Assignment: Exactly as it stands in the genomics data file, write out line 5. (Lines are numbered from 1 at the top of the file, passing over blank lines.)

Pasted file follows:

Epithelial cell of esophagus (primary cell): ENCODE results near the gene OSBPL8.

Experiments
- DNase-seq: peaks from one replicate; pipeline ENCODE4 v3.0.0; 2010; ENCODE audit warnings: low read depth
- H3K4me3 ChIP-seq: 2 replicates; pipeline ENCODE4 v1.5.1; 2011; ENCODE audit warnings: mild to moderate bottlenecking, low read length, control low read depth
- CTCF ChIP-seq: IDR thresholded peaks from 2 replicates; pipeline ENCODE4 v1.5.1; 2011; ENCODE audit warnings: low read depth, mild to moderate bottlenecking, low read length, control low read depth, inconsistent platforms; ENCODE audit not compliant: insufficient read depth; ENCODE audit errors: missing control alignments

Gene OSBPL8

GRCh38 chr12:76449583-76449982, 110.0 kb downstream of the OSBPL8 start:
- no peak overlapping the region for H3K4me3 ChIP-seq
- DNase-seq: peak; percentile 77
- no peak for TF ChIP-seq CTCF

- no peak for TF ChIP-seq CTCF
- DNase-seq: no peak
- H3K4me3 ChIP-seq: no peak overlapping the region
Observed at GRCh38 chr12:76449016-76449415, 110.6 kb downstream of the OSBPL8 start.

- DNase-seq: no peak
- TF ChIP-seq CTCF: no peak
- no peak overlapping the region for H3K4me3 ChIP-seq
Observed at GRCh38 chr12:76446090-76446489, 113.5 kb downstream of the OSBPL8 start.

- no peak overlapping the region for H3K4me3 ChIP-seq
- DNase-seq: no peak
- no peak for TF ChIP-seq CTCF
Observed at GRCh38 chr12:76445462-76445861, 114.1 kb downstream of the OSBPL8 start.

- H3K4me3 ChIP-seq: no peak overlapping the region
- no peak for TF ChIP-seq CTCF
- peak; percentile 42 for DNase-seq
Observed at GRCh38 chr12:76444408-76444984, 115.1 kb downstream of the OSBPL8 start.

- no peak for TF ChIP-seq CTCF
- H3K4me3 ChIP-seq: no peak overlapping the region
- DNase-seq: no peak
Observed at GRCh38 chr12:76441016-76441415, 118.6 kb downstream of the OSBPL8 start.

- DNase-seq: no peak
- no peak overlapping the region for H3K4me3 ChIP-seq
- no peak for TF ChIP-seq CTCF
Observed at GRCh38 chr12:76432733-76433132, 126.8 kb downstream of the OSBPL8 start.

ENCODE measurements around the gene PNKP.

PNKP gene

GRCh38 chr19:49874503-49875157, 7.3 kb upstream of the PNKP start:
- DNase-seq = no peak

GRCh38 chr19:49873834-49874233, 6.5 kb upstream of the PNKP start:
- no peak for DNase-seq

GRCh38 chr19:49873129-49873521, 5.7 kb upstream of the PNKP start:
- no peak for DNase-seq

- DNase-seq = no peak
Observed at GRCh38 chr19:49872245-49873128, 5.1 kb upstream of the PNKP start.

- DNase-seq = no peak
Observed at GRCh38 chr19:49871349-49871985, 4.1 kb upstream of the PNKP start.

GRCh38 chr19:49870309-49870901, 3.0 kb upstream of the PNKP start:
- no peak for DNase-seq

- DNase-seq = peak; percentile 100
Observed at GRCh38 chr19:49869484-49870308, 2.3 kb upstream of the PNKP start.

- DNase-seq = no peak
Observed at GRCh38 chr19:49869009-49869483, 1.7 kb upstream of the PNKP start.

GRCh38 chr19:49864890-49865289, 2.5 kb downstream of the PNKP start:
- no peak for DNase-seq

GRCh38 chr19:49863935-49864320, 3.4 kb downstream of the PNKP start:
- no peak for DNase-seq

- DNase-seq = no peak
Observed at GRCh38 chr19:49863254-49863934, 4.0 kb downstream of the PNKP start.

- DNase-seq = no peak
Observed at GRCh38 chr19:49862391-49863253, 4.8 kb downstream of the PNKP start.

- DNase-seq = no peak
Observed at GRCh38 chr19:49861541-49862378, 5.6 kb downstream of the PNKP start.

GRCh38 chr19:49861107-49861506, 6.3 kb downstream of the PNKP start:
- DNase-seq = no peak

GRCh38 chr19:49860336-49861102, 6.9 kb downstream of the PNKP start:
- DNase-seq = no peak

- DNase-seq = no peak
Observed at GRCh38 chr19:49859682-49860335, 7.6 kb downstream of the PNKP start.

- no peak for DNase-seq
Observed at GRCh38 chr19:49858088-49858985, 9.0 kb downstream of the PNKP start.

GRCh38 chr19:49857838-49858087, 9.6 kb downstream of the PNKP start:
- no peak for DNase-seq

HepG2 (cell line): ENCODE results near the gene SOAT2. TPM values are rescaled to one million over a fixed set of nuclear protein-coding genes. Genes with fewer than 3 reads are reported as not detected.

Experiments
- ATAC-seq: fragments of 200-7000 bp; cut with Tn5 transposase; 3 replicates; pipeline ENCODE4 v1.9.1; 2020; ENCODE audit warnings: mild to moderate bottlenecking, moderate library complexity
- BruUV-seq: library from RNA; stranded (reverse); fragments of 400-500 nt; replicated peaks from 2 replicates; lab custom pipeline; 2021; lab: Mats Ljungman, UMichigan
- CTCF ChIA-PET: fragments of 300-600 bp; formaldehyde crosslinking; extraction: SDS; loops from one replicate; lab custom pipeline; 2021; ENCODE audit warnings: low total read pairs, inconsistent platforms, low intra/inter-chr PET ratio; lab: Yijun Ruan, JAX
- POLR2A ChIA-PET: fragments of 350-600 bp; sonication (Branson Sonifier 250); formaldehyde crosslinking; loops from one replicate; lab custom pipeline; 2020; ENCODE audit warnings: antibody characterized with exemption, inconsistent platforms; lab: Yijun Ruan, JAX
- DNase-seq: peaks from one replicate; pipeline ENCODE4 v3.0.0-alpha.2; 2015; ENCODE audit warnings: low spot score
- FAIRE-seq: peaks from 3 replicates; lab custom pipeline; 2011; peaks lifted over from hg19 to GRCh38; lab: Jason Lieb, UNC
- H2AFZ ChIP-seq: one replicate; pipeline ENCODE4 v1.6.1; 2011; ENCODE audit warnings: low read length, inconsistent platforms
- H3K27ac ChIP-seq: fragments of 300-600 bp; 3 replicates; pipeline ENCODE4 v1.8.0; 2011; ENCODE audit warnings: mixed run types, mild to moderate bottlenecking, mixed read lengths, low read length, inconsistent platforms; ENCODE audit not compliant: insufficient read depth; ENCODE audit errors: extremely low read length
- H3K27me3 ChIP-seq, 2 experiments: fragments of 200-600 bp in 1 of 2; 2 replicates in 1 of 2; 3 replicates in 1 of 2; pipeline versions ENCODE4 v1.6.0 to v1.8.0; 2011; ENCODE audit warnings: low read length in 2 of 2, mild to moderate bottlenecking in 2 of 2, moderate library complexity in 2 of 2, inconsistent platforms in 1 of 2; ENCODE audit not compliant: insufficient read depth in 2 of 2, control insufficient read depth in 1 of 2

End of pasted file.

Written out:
- CTCF ChIP-seq: IDR thresholded peaks from 2 replicates; pipeline ENCODE4 v1.5.1; 2011; ENCODE audit warnings: low read depth, mild to moderate bottlenecking, low read length, control low read depth, inconsistent platforms; ENCODE audit not compliant: insufficient read depth; ENCODE audit errors: missing control alignments